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February 20, 2007

Rip Van Winkle

John P. Hussman, Ph.D.
All rights reserved and actively enforced.

Just a note: the most recent Semi-Annual Report of the Hussman Funds will be posted to the website following Board review, probably on Thursday of this week. Barring substantial market volatility, that report, including an extensive letter to shareholders, will stand in lieu of my regular weekly comment.

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“Today,” said Rip Van Winkle, “is nice.” And with that, after a game of bowling and drinking in the mountains with a band of dwarves, he fell asleep for 20 years. When he awoke, he found that the world had changed.

At a point where investors' attention is dominated by a hyperactive, minute-by-minute, open-to-close focus on market fluctuations, it's easy to forget that speculators failed to keep the hot money that they chased during the late 90's.

If frantic day-to-day attention to market movements serves to do anything, it is to convince investors that they cannot afford to miss any short-term rally; that they can't afford to miss the latest utterance from the Fed; that they can't afford to miss the latest “hot play” offered up to the masses. It does not, however, serve to earn investors sustainable profits.

"You want my top 10 stocks for who is going to make it in the new world?" said one of today's popular speculative heroes at the February 2000 Electronics and Internet Conference (eight days before the Nasdaq peaked). Stocks that could be bought and held and put away for financial security in that brave new world, in preference to all others? Here they were. 724 Solutions, Ariba, Digital Island, Exodus Communications, Infospace, Inktomi, Mercury Interactive, Sonera, Verisign, and Veritas. I needn't review the carnage that followed – the names alone tell the story. Think "10-for-1 reverse split."

At the other extreme is Papa Van Winkle, asleep beneath a shady tree. He's made just 11 trades in a half-century. He falls asleep for years at a time. I'd never recommend his approach in practice – there are far better ones, with less risk. Also, it would be excruciatingly difficult to live through at times, if you were awake, because it would seem that you were missing opportunities of a lifetime.

Nevertheless, old Rip has come out pretty well over the years. He's outperformed the S&P 500 since 1960, 1970, 1980, 1990, and even over the past decade. And though he's earned over three times what the S&P 500 has achieved, including dividends, his deepest pullback over that period has been less than half of what the S&P 500 has periodically lost. He slept through most of the 1973-74 bear market, through the '87 crash, through the 2000-2002 bear market. Shhhhh. He's asleep now too.

What's Papa Van Winkle's secret? Simple. He doesn't overstay his welcome in overvalued markets.

Once the price/peak earnings multiple on the S&P 500 hits 19, he looks for minimal confirmation to get out – a decline in the S&P 500 below its 10-week moving average, and investment advisory bearishness (Investors' Intelligence) below 30% bears. Then he goes to sleep. Once he does, he snores through everything – even improvements in valuations – until the S&P 500 drops 30% from its highs on a weekly closing basis. No less. Sometimes he sleeps for years on end. Sometimes he misses enormous short-term advances. No matter. They're never retained by investors anyway.

Again, I wouldn't recommend old Rip's strategy in practice. It would be psychologically impossible to follow, and there are far better ones that capture greater gains with more controlled risk.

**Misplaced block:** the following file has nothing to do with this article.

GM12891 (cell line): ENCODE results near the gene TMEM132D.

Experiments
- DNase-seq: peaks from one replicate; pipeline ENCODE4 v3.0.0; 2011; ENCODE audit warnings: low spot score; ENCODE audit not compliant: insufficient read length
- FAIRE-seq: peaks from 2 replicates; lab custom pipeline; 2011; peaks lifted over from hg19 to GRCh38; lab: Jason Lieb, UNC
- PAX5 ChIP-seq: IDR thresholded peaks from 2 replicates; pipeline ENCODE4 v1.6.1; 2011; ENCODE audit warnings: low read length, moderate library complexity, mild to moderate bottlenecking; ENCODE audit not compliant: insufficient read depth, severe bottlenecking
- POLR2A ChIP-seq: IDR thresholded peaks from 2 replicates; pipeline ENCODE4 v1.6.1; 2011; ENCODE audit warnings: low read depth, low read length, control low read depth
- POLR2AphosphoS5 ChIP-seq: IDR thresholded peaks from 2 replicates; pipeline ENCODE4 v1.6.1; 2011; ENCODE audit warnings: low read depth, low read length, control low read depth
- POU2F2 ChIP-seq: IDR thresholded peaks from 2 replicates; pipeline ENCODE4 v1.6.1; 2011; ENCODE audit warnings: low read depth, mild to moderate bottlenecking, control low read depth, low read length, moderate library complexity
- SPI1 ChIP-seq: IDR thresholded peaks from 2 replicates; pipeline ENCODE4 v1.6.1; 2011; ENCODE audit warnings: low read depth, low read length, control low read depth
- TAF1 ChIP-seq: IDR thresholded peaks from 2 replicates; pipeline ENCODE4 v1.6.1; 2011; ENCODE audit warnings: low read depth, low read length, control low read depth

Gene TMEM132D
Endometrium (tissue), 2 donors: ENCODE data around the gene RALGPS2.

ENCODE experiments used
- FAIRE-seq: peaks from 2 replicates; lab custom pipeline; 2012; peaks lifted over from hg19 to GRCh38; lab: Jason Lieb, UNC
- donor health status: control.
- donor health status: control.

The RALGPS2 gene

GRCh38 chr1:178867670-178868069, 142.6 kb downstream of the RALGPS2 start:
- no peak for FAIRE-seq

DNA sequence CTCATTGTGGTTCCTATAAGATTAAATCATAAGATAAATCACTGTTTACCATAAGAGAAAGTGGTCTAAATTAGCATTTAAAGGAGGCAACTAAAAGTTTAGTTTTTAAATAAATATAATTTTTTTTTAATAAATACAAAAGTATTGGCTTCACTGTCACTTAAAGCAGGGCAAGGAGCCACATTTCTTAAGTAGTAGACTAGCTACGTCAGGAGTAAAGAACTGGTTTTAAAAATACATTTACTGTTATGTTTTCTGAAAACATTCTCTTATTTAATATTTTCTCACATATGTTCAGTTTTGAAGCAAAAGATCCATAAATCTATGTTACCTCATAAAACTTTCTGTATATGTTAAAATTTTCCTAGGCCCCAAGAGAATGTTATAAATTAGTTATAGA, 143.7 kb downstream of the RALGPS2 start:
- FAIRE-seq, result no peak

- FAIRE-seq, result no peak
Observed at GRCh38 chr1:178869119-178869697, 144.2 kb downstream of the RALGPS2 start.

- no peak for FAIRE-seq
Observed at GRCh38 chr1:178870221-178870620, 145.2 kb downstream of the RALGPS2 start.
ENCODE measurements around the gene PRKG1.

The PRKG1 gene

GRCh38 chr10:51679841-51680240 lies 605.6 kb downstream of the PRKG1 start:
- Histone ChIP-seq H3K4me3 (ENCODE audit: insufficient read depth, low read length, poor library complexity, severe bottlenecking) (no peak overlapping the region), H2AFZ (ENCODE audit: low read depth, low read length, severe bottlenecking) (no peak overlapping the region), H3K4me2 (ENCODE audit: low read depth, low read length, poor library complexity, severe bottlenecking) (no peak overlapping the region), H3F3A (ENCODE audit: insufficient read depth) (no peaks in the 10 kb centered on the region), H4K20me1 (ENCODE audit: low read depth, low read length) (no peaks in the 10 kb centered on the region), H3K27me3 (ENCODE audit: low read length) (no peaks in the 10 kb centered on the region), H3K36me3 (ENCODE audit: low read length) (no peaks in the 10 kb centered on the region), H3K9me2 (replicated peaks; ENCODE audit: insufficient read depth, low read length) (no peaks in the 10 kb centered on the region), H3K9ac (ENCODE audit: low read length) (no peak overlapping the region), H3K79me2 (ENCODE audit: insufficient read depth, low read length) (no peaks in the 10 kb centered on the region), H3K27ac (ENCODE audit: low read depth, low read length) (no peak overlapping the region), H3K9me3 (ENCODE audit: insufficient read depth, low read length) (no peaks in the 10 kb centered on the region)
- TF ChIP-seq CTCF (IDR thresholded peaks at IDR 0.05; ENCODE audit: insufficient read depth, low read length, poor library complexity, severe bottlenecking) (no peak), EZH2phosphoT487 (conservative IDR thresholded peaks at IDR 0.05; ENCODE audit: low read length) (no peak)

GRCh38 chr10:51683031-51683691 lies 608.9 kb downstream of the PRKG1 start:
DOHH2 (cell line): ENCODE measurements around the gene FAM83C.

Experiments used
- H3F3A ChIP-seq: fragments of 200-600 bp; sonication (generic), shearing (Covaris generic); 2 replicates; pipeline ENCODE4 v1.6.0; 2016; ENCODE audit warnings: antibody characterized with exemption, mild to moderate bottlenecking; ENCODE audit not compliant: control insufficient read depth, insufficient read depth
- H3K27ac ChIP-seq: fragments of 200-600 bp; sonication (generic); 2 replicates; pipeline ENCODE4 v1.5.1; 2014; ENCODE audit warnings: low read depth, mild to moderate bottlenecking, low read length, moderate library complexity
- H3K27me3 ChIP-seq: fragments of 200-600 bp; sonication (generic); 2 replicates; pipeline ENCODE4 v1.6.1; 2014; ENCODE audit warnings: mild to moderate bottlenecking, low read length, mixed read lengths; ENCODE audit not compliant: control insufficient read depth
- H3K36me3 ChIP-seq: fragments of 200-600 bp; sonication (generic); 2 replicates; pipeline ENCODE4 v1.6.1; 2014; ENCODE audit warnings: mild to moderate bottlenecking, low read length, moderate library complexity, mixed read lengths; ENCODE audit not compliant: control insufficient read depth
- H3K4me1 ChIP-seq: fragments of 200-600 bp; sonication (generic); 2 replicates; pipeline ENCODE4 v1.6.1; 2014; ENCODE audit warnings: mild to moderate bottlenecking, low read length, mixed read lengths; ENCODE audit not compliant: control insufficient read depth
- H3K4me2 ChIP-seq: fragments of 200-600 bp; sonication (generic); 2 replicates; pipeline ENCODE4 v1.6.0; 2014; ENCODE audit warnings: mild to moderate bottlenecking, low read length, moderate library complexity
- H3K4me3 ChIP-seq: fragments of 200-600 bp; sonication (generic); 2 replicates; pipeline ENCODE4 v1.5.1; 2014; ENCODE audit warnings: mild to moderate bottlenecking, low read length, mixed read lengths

Still, the Rip Van Winkle strategy illustrates an essential point: advances in overvalued markets are regularly given back at great cost to investors who overstay, and can be avoided at no cost to long-term investors. I believe that there are ways to capture a reasonable portion of such advances at controlled risk. But there are also times when the attempt to capture speculative gains in overvalued markets would demand too much precision and leave risks poorly controlled. At those times, investors can and should sleep through them (or at least hedge their portfolios), comfortable that any missed, incremental market gains are unlikely to be retained over time.

Market Climate

As of last week, the Market Climate for stocks remained characterized by unfavorable valuations, moderately favorable price action, and overbought, overbullish conditions that have historically combined with rich valuations to produce an unsatisfactory return/risk profile for the stock market. The Strategic Growth Fund remains fully hedged here.

In bonds, the Market Climate remained characterized by relatively neutral valuations and relatively neutral market action. At present, the 10-year Treasury yield is near the low of its recent trading range, and given other features of the present Market Climate, I would expect a somewhat skewed response to any economic or inflation surprises, with negative bond market reactions to unfavorable news being stronger than positive reactions to favorable news. In any event, the Strategic Total Return Fund continues to carry a relatively short 2-year duration in bonds, mostly in Treasury inflation protected securities. On strength in the precious metals market last week, I clipped a few percent of our exposure in those shares to bring our exposure back under 20% of assets. The Market Climate for precious metals shares continues to be favorable, and the prospects of a strengthening of the yen are fairly good, but precious metals shares are volatile enough that I prefer not to let our exposure expand much beyond 20% except in the singularly most favorable environments.

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